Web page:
To better understand the value of DG, the PSC directed the five largest investor-owned utilities in Wisconsin to provide modeling and calculations of ‘avoided costs’ and revise the rates at which the utilities purchase energy from DG (also called ‘buyback rates’).
The utility’s buyback rate is a critical economic variable for DG. When homeowners and businesses entertain the idea of solar generation on their rooftops, they must first consider the costs and benefits of installation. The principal economic benefits of installing solar are reducing the energy you buy from the utility and getting paid for the excess energy you sell to the utility. Outside of the net energy billing services available for small installations, most utilities in Wisconsin pay very little for the energy they purchase from DG customers. Utility payments to DG customers don’t recognize the value of local, clean energy, which then oppresses the development of DG and hinders the advancement of carbon reduction goals.
It became apparent that upcoming PSC decisions would reset buyback rates and influence the business case for DG in Wisconsin, potentially for decades to come. As a result, RENEW put together a plan to participate in the utility cases and contracted with GridLab and Synapse Energy Economics to provide expert testimony on the issues.
When the utilities filed their buyback rate applications in early September last year, there were no major surprises to the clean energy community. Rather than model and calculate the long-term avoided costs of local, renewable DG, as the Commission requested, utilities either cited short-term marginal prices for some costs or simply stated that DG provides no value for other costs. RENEW needed to do more than simply critique the utility applications. The RENEW team developed a complete counterproposal for the Commission’s consideration, premised on criteria established by the Commission and just, reasonable buyback rates for DG customers.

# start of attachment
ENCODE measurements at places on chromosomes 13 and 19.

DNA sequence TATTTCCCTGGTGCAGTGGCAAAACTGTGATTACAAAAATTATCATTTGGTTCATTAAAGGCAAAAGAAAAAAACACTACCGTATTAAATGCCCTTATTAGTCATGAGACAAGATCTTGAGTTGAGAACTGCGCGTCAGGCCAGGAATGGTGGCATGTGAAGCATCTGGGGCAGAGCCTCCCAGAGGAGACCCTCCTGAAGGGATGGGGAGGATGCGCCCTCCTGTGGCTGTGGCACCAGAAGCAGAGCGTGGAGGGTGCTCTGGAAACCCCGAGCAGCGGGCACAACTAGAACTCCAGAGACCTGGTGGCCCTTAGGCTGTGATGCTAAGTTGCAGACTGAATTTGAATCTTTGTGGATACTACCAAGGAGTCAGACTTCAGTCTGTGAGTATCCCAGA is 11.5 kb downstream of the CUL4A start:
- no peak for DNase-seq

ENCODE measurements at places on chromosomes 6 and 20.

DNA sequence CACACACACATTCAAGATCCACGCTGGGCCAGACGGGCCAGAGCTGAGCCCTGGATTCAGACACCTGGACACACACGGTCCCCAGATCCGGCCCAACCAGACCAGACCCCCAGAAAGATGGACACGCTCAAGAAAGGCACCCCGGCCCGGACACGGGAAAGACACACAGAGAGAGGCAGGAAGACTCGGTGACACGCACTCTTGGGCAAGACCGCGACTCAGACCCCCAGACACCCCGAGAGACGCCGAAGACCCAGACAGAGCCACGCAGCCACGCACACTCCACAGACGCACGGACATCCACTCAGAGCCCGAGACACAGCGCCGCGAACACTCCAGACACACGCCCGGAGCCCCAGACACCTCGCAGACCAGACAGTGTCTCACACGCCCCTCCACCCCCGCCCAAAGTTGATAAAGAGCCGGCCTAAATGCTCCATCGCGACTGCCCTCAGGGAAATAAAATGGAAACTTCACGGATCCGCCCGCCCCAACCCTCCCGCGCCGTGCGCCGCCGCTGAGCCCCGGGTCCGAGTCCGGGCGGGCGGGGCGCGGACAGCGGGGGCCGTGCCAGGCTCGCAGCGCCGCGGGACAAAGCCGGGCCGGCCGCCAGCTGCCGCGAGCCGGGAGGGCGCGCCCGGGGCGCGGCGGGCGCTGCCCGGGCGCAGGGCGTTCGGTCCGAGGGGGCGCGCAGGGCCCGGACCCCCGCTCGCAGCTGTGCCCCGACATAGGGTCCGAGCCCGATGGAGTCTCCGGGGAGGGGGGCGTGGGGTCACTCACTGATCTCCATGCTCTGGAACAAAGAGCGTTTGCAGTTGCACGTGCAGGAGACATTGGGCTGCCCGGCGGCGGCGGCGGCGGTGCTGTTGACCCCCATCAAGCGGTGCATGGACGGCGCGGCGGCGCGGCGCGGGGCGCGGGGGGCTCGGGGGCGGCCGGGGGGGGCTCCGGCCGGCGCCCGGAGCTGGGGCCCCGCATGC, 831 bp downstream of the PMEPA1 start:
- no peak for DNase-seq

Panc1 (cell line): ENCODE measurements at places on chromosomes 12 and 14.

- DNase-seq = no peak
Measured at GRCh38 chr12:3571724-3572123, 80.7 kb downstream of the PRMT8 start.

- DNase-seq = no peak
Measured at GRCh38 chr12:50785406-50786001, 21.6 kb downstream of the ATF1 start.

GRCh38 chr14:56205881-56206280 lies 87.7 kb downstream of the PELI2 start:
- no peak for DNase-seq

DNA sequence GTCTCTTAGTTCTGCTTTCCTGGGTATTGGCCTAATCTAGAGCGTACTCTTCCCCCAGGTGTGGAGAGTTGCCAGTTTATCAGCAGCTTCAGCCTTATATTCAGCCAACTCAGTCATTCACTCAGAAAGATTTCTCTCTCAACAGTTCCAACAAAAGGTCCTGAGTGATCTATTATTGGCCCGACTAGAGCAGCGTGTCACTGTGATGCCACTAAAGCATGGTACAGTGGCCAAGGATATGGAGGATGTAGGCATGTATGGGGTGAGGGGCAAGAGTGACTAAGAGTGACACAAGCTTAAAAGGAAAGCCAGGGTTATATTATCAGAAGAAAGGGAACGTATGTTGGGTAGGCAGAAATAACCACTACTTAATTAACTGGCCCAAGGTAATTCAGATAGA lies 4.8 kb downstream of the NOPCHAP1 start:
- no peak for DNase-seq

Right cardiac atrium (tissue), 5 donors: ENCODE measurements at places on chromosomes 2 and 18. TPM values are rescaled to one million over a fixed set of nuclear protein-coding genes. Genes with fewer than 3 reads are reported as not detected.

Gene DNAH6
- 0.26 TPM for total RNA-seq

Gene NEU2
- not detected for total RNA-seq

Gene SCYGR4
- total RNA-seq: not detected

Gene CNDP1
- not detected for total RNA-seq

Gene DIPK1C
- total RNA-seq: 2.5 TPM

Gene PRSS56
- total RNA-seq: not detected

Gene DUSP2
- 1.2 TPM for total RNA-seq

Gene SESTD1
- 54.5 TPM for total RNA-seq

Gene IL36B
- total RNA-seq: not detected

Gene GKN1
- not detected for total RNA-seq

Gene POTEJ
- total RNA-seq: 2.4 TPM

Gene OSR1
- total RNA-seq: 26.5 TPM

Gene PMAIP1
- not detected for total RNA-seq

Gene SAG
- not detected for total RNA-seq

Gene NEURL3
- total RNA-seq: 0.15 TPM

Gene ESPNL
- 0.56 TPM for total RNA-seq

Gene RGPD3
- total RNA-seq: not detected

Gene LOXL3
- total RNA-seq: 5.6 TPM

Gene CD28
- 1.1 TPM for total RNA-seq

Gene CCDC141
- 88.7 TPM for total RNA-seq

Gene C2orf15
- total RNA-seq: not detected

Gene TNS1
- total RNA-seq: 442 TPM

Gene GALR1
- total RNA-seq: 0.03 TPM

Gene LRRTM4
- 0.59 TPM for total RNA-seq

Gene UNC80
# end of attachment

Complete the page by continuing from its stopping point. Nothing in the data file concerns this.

Over several months, RENEW collaborated with its consultants and Keyes & Fox, a firm dedicated to clean energy law. Focusing on the Commission’s conceptual framework of avoided energy, generating capacity, and transmission costs, RENEW’s team gathered information, developed and ran market models, and calculated buyback rates. This ensured that RENEW’s proposal would meet the Commission’s requirements and recognize the actual value renewable DG provides to all utility customers.
These efforts resulted in a comprehensive framework for the Commission to consider and adopt for all utilities across Wisconsin. The RENEW team is now submitting testimony and evidence to support this comprehensive framework in all five utility cases.
RENEW now needs your support! The Commission will soon open the public comment period for these five cases and needs to hear from clean energy organizations, climate activists, businesses, and residents across Wisconsin. Below is a list of the five utility cases. RENEW will update the list with dates and direct links to make public comments when the public comment period becomes known. Since Commission decisions in these cases will set a precedent for all utilities in Wisconsin, we encourage you to comment on all 5 cases.
Click on applicable links below to submit comments for each utility.
Energy Policy Nerd Alert!
If you are interested in reading through the details of RENEW’s testimony filings, below are links to direct testimony filings for the case proceeding first (Xcel Energy, aka Northern States Power Company-Wisconsin). Testimony for other cases mentioned above will be available at a later date.
Direct Testimony of Andrew Kell
Direct Testimony of Michael Vickerman
Direct Testimony of Divita Bhandari (Synapse consultant)
Direct Testimony of Rachel Wilson (Synapse consultant)